Voting Rights Advocates Demand Removal of Police in Polling Places

For Immediate Release – November 6, 2016
Contact: Ricardo Ramírez
202-487-0967, rramirez@advancementproject.org

 

Voting Rights Advocates Demand Removal of Police in Polling Places  

Greene County Clerk’s Office Asked to Withdraw Order for Police Presence at Polls; Put on Notice that Police Presence May Constitute Voter Intimidation

Full letter is available here.

 

St. Louis, Mo. – Today, the multi-racial civil rights organization Advancement Project, the Missouri State Conference of the NAACP and the Mound City Bar Association sent a letter to Shane Schoeller, Clerk of Greene County, Mo., demanding that he rescind a directive to place police at poll sites in Springfield, Missouri, during Tuesday’s elections.

“Voters should feel like they can cast their ballots without being intimidate,” said Judith Browne Dianis, Executive Director of Advancement Project’s national office. “Taking any actions that could be detrimental to the electoral process is not only ill-advised; it can be against the law if they are found to intimidate voters. From Florida to Georgia to Missouri, our advocates and partners will do everything within their power to ensure that voters can cast their ballots. Protecting the vote is paramount, and intimidating voters is illegal.”

“Placing police at poll sites can be inherently intimidating to voters, particularly in communities of color where such presence has historical ties to efforts to impede voter access to the polls,” Denise Lieberman, Senior Attorney at Advancement Project wrote in the letter. “In some communities, having patrols at poll sites is far more likely to disrupt the voting process than facilitate it, and carries a likelihood of intimidating or impeding voters’ access.”

Instead of placing police officers proactively at the polls, the advocates said, police should be in poll sites only where a specific and legitimate law enforcement need justifies that presence.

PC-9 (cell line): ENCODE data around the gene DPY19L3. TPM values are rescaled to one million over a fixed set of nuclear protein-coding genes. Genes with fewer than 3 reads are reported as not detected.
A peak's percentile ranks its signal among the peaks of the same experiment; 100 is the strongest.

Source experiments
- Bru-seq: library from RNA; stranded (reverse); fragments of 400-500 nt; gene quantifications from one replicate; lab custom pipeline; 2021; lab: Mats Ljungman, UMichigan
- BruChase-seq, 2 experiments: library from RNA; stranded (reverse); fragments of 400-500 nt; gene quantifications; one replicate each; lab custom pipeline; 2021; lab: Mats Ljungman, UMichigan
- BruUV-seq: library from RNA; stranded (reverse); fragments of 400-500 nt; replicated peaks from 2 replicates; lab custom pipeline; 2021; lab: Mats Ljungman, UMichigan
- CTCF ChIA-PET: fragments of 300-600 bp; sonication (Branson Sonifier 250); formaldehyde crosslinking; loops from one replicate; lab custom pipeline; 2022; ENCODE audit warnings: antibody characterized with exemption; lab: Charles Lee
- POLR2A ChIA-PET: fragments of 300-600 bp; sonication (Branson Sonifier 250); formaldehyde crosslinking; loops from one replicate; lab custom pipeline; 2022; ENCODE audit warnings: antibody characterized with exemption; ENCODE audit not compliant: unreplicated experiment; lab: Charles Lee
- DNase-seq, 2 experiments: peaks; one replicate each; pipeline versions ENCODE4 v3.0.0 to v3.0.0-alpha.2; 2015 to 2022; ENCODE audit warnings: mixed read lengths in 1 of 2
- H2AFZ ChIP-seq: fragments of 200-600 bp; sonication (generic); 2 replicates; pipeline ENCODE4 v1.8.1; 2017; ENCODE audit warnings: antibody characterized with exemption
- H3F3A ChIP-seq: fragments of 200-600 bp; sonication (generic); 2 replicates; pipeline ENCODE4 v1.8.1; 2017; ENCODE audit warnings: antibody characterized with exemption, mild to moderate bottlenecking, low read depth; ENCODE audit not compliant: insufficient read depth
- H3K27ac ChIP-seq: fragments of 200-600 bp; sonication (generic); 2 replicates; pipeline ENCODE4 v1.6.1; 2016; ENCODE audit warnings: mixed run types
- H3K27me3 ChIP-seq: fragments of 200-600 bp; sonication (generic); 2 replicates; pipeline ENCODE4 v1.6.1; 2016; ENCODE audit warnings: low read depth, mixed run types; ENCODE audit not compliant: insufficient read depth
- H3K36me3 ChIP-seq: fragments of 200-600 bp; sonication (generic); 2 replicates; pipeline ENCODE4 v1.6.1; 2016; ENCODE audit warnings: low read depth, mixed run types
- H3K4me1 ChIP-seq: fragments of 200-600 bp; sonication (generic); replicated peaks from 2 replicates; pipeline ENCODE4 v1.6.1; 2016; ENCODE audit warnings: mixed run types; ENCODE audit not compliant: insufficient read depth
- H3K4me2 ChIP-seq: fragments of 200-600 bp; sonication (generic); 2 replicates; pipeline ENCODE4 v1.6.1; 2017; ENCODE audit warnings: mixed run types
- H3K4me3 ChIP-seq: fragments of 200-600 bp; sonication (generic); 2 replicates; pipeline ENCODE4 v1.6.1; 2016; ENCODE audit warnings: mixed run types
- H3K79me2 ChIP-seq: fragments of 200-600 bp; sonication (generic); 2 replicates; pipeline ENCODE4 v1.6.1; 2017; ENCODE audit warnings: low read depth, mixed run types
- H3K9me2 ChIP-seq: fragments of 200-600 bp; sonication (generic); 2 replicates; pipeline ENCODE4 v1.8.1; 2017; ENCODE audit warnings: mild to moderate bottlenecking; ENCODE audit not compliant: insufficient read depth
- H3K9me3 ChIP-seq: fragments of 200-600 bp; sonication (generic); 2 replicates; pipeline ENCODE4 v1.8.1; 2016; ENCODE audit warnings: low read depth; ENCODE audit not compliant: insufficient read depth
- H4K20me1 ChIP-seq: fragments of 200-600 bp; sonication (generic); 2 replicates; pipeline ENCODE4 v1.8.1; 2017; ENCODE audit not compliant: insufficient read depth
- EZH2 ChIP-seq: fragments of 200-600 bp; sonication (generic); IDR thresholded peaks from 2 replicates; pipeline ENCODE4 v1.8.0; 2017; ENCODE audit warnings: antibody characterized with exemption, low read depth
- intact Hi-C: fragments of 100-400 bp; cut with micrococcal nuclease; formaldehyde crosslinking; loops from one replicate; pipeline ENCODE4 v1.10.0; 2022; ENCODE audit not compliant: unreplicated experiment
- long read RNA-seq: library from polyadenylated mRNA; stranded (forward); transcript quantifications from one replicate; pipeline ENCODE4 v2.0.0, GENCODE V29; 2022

“Clerk Schoeller is right that that there are high emotions around the election,” said Nimrod Chapel, President of the State Conference of the NAACP, which joined in the request to Clerk Schoeller. “For this very reason, the last thing we need is to add an element of voter intimidation by stationing police at the polls. He must stand down and let voters access their polling places without risking intimidation.”

Shoeller has been on record stating that he does not have knowledge of or reason to believe actual issues will take place at the polls, saying “I think everything will be fine.”

"All Americans deserve to vote in an environment without hindrances to the ballot," said Mound City Bar Association Vice President Steve Harmon. "Any impediment to the voting process, the most fundamental expression of our democracy, will not be tolerated. Advocates and grassroots groups will stand together and ensure a sound and welcoming process where communities can cast their ballots."

Advancement Project and our partners across the country work every day to protect the rights of voters so that they can cast their ballots. Today’s request was sent as part of a coalition-led non-partisan Election Protection effort in the state. If voters feel intimidated, they should document the incident, include the date, time, city, polling location and precinct and should call 866-OUR-VOTE.

In the letter to Clerk Schoeller, Lieberman, Chapel and Harmon requested any communications, electronic or otherwise, initiated or received by the Clerk’s office related to plans to place law enforcement at poll sites during the Nov. 8 elections and put the Clerk’s office on notice that Election Protection lawyers in Missouri intend to respond to any reports of intimidation at the polls to the fullest extent of the law.  

Click here to read the full letter. 

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Advancement Project is a multi-racial civil rights organization. Founded by a team of veteran civil rights lawyers in 1999, Advancement Project was created to develop and inspire community-based solutions based on the same high quality legal analysis and public education campaigns that produced the landmark civil rights victories of earlier eras.